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    Can you help me out there?

    Mr. TAYLOR. Yes.

    Mr. DUNCAN. Explain to me what the difference is—what the difference would be.

    Mr. TAYLOR. Yes, sir.

    Mr. DUNCAN. The practical effects.

    Mr. TAYLOR. I will do my best.

    FedEx is growing internationally, and we believe, as time goes by, opportunities will present itself to fly into more countries, ship more cargo, not from the U.S. to other countries, but we would like to think that some day, we could pick up cargo from France and ship it to England or all over the world—shipping not related to the United States.

    And we recognize, however, that when you conduct business in a foreign country, you have to comply with their laws. You have to do what they ask you to do.

    We are very concerned that we are going to be hampered by having a Railway Labor Act apply in our ability to operate in those countries. We want to have the flexibility to work with our union, to comply with French law, German law, whatever law it is that we are forced to deal with, and we are concerned that if the American law, labor law, is applied extraterritorially, which would be unique because there are few if any other labor laws applied extraterritorially, we are concerned that we will not be able to operate in those countries, we will be forced to either not compete or to withdraw, or perhaps give some pretty significant, unreasonable concessions in order to get our union to go along with operating in those foreign countries.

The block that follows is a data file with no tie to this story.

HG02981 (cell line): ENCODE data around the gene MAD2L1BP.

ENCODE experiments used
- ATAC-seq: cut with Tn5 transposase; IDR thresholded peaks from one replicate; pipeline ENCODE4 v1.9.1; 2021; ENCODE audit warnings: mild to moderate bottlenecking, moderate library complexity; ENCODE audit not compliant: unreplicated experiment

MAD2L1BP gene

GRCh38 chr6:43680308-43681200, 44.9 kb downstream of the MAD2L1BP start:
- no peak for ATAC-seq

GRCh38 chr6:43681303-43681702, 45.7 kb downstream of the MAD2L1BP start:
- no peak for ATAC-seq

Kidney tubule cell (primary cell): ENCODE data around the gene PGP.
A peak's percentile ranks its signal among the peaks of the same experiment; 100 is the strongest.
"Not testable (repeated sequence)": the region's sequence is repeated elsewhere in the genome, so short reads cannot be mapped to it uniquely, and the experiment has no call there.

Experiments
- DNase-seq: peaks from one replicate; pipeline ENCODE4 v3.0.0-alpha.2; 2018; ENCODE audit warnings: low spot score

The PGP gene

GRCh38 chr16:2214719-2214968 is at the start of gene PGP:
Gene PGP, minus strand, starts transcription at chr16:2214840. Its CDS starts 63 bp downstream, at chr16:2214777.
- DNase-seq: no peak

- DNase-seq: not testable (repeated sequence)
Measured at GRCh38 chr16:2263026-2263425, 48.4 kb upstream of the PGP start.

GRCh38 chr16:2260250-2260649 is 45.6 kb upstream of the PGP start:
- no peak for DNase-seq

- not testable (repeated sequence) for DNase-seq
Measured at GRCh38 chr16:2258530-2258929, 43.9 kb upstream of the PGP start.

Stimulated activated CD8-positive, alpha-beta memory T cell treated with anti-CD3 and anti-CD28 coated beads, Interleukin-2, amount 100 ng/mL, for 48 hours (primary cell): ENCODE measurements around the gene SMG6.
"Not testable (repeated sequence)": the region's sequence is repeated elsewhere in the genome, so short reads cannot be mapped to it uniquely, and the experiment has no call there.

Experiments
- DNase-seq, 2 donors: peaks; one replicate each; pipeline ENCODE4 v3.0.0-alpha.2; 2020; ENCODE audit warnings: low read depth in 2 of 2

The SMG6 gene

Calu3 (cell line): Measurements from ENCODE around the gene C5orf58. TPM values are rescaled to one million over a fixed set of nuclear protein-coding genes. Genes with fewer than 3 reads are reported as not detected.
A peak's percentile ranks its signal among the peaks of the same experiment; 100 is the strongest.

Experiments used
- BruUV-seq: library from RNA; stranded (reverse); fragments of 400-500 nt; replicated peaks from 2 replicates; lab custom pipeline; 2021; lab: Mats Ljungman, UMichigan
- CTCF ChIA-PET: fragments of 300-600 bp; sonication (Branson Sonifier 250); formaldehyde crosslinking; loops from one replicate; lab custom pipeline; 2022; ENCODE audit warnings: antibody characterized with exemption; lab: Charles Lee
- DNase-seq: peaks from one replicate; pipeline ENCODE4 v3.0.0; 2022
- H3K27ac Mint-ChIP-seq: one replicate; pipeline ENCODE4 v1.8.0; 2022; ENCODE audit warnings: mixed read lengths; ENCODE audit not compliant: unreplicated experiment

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    Mr. DUNCAN. Federal Express is—did you say 130,000 employees?

    Mr. TAYLOR. Yes. Yes, sir.

    Mr. DUNCAN. How many would be affected by this Amendment?

    Mr. TAYLOR. Today, we have 3400 pilots, and so it would affect those 3400 pilots.

    As we grow, who knows how many pilots we will have.

    Mr. DUNCAN. But of those 3400 pilots, how many of those are domiciled overseas today.

    Mr. TAYLOR. Today?

    Mr. DUNCAN. Today.

    Mr. TAYLOR. Sixty. Fifty or sixty. Something along those lines.

    Mr. DUNCAN. Fifty or sixty?

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    Mr. TAYLOR. Yes, sir.

    Mr. DUNCAN. Out of 3400?

    Mr. TAYLOR. Yes, sir.

    Mr. DUNCAN. Going to something that Mr. Taylor just mentioned, he said this would be unique.

    Do you know of any situation where we have applied any other labor laws in this way overseas to other countries?

    Capt. BABBITT. Actually, counsel has a suggestion here, and I am going to defer to counsel.

    Mr. DUNCAN. Okay. Sure. Sure.

    Mr. BAILEY. Actually, it would not be unique if the Railway Labor Act were extended extraterritorially. Labor laws have frequently been extended extraterritorially, among them, the National Labor Relations Act has been read to apply to foreign—to U.S. vessels in foreign waters.

    The Age Discrimination Act has been given extraterritorial application.

    The Americans With Disabilities Act has been given extraterritorial extension.
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    And Title VII was amended fairly recently to have, some extraterritorial applications, Title VII of the Equal Employment Opportunities Act, or Civil Rights Act.

    Mr. DUNCAN. Well, apparently we have some disagreement on—I have been told that some of these very laws that you just mentioned have been applied to overseas—have not been applied to overseas, so I do not know what the problem is there.